Fawcett also was a member of the data monitoring safety board for the clinical trial of a Lyme vaccine made by Pasteur Merieux Connaught. Connaught never sought approval of the vaccine, which was similar to GlaxoSmithKline's, and it was never brought to market.

The pediatric cases are more complicated. In one, a 9-year-old boy developed severe pain in both knees and swelling in the right knee several weeks after the third dose of the vaccine.

About a month later, he developed swelling in his right elbow; several months after that, he developed arthritis in his hip. Weeks after that, his right thumb became swollen.

A Western blot, a technique used to identify specific proteins, coupled with his widespread arthritis, made researchers suspect that the boy had asymptomatic Lyme disease, and that the vaccine had set off a form of arthritis not commonly seen in Lyme disease.

The boy also had the HLA-DR4+ gene found in about 20 percent of people. A test tube study by Dr. Allan Steere, lead investigator for the GlaxoSmithKline adult vaccine trial, showed part of the Lyme vaccine has the potential for "cross-reacting” with people who have this gene type -- that is, the body's immune system could theoretically attack its own protein, thinking it was the invading Lyme bacteria.

In the fourth case, a 16-year-old boy, who had been diagnosed and treated for Lyme disease three years earlier, had pain in both knees and swelling in his right knee several months after his third dose of the vaccine.

There appeared to be no other explanation for the swelling and no sign that he had been recently exposed to Lyme disease, Fawcett said.

The Western blot showed no signs of actual infection but showed "excess " reactivity to other proteins” than the vaccine protein, Fawcett said. "We concluded that the swelling was related to the vaccine,” Fawcett said.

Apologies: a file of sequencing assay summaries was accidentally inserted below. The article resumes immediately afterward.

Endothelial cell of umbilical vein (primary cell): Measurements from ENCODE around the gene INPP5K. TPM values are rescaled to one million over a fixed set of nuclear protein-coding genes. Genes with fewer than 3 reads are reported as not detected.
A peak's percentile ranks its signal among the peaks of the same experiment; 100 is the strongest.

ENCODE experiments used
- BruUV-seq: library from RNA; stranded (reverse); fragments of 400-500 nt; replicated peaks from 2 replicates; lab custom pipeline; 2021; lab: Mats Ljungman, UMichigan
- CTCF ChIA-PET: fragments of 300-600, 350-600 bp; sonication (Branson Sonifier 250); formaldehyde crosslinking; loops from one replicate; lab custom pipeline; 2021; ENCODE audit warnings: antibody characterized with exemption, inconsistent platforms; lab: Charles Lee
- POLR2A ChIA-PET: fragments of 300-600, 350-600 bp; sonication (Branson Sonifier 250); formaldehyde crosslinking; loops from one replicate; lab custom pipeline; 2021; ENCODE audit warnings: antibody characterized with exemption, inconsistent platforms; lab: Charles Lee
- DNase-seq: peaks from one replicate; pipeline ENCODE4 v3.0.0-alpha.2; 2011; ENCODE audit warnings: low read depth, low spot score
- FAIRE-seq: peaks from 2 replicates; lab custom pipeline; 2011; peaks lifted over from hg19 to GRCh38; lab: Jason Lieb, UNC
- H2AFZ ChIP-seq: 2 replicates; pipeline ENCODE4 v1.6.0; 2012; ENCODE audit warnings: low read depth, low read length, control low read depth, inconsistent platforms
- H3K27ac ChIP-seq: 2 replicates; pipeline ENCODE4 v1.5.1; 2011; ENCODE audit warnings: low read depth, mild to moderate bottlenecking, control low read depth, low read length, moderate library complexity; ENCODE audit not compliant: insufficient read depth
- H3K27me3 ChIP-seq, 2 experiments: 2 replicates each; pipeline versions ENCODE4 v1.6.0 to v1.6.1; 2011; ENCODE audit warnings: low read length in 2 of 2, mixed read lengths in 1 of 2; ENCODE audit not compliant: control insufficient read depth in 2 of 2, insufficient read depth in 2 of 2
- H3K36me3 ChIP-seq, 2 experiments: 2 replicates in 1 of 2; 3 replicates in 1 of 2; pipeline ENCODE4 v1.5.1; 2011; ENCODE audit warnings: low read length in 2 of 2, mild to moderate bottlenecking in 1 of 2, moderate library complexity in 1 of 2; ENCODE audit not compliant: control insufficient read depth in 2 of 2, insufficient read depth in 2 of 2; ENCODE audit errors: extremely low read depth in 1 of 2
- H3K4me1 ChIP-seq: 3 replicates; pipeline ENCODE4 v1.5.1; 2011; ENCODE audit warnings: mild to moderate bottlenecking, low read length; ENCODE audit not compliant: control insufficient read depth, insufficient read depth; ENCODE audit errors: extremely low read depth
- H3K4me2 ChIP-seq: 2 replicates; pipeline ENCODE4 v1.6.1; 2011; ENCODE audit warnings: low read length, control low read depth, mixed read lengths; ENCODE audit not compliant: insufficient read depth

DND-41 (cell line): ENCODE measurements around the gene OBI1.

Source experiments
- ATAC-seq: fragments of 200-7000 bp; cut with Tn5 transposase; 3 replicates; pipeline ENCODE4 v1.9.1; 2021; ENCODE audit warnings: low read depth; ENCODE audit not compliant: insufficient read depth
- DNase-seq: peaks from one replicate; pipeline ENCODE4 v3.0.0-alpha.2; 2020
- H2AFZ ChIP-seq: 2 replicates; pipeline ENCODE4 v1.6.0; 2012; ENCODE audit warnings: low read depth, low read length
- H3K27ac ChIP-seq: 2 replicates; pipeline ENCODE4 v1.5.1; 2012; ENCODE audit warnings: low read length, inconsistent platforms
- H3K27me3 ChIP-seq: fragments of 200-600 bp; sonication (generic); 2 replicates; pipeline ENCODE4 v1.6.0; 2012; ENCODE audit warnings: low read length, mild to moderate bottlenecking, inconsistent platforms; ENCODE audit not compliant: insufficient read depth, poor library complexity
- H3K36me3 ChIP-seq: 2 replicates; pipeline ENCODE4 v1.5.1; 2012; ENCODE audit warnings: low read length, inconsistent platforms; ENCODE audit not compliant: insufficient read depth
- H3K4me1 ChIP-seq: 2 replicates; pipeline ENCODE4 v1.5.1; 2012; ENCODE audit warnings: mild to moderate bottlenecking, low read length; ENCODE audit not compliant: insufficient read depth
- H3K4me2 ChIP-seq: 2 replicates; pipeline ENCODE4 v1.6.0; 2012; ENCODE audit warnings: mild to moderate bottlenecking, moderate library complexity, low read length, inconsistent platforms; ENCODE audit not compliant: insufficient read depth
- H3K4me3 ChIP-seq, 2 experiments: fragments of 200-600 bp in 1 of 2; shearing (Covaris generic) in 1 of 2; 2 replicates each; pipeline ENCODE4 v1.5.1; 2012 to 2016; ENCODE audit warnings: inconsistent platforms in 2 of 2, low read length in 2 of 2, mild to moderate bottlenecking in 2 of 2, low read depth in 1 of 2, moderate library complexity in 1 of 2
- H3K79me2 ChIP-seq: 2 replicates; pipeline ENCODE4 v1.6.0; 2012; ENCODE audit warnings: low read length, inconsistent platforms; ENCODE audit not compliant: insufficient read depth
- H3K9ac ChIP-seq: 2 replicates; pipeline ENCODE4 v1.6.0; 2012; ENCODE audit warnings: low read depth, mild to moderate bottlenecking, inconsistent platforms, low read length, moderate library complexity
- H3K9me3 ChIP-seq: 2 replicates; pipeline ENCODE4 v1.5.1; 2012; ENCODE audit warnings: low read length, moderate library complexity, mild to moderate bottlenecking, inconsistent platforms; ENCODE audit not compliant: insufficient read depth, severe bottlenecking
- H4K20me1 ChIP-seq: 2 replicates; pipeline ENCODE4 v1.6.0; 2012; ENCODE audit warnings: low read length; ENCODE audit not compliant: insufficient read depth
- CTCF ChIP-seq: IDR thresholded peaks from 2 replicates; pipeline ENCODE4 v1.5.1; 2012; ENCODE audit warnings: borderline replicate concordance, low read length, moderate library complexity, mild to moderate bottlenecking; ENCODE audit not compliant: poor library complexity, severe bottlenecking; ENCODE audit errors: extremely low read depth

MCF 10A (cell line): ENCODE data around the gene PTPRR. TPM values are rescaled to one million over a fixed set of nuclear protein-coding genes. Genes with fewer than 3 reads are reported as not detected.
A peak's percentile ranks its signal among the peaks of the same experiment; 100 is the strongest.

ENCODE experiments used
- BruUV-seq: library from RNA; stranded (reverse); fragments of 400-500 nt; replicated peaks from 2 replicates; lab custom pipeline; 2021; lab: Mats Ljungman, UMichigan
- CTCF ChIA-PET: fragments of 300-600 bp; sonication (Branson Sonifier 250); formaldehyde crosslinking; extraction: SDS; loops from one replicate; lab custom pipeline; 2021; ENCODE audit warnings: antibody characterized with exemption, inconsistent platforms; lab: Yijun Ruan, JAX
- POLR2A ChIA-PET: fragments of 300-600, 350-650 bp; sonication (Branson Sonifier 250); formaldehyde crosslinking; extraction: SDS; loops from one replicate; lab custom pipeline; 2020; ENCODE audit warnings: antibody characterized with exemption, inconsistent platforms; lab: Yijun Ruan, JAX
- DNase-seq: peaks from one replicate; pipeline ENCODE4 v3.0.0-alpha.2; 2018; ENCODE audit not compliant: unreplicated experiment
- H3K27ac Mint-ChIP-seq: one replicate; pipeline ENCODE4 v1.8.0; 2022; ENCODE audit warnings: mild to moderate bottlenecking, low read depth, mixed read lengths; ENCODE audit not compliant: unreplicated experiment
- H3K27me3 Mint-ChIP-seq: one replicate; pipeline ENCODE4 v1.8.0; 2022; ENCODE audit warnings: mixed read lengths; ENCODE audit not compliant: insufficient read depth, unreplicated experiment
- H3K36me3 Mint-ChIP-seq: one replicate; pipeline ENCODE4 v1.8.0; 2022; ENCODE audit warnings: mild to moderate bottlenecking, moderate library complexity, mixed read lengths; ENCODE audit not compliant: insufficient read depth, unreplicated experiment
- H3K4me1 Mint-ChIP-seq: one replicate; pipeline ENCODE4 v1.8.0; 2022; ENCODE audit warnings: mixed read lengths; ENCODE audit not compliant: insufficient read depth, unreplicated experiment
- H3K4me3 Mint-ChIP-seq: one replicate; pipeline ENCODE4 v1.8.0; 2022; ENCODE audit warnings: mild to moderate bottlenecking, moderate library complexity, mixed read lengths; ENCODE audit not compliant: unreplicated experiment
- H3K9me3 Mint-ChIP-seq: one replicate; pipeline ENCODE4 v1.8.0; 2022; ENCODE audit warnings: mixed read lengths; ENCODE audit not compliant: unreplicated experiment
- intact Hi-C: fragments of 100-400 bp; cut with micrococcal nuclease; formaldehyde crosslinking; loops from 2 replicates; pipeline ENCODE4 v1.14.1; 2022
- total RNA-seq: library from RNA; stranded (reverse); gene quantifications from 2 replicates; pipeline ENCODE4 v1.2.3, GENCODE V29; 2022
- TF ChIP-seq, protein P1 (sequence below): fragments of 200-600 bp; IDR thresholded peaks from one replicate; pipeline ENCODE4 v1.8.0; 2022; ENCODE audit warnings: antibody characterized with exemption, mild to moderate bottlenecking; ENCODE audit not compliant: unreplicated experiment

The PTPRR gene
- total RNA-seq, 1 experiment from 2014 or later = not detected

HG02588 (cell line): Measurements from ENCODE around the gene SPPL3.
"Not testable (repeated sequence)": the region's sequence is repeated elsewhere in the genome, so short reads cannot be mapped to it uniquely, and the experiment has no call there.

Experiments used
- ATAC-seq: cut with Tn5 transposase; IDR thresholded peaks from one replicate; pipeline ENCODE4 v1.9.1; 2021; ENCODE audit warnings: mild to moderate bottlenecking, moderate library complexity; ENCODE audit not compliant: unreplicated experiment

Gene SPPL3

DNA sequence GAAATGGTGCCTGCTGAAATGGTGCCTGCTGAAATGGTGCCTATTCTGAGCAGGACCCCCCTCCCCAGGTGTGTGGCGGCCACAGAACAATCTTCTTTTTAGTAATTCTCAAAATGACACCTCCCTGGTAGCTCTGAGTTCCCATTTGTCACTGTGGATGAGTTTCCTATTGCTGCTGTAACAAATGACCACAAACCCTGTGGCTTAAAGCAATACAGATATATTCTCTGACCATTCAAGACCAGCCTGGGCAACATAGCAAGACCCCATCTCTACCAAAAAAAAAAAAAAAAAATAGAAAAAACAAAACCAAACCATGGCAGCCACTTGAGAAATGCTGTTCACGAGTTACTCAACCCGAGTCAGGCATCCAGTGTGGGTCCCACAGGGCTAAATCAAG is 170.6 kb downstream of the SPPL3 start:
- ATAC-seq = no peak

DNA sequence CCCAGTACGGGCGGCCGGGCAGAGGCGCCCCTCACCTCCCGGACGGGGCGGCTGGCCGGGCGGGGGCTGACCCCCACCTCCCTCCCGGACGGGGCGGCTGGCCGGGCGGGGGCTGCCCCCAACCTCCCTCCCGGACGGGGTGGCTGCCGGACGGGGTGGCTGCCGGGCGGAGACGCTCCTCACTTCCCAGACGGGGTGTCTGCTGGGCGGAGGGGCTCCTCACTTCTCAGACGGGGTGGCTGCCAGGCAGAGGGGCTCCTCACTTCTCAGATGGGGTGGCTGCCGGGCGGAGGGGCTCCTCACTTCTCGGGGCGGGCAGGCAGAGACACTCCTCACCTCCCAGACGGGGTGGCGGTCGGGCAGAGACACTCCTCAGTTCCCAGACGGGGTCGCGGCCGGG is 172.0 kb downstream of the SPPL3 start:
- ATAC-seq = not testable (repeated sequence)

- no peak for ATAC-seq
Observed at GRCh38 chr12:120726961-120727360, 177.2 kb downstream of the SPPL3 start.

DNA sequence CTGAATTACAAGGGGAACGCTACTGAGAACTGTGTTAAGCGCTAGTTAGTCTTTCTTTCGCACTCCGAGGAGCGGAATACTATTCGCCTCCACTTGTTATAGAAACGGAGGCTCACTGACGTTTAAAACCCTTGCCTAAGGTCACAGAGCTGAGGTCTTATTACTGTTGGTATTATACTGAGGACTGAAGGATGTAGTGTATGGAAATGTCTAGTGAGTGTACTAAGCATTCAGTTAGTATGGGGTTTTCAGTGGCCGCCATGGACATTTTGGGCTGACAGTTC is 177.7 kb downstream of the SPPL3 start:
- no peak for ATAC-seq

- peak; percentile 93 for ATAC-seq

Both boys were treated with antibiotics and their symptoms subsided.

The vaccine works by stimulating the immune system to produce antibodies to a protein on the outer surface of the Lyme-causing bacterium B. Burgdorferi, called outer surface protein A, or OspA.

"We believe that the immune response to OspA is resulting in an autoreactive response. We do not know the nature of that response and we've seen in individuals who have only received the vaccine a frank arthritis,” Fawcett said. "In individuals with a prior history of infection or ongoing infection it appears it can result in an aggravated arthrogenic response.”

Fawcett said part of the problem in the two pediatric cases was that the Western blot tests supplied by the vaccine maker were confusing, showing a cross reaction with other proteins beside OspA. This made it hard to determine whether the response was just to the vaccine, Fawcett said.

Two tests are typically used to diagnose Lyme disease, an ELISA test, another assay that tests for antibodies, and a Western blot. It is known that someone who has had the vaccine will test positive on an ELISA. The vaccine maker, however, has maintained that a Western blot is able to distinguish between someone who had had Lyme disease and someone who has had the vaccine. Fawcett, though, believes the commercially available Western blots are not always able to do that.

In January, the Food and Drug Administration convened a meeting of its vaccine advisory panel. Although there was no formal vote, every member expressed concern about the vaccine's safety and called for better follow-up studies.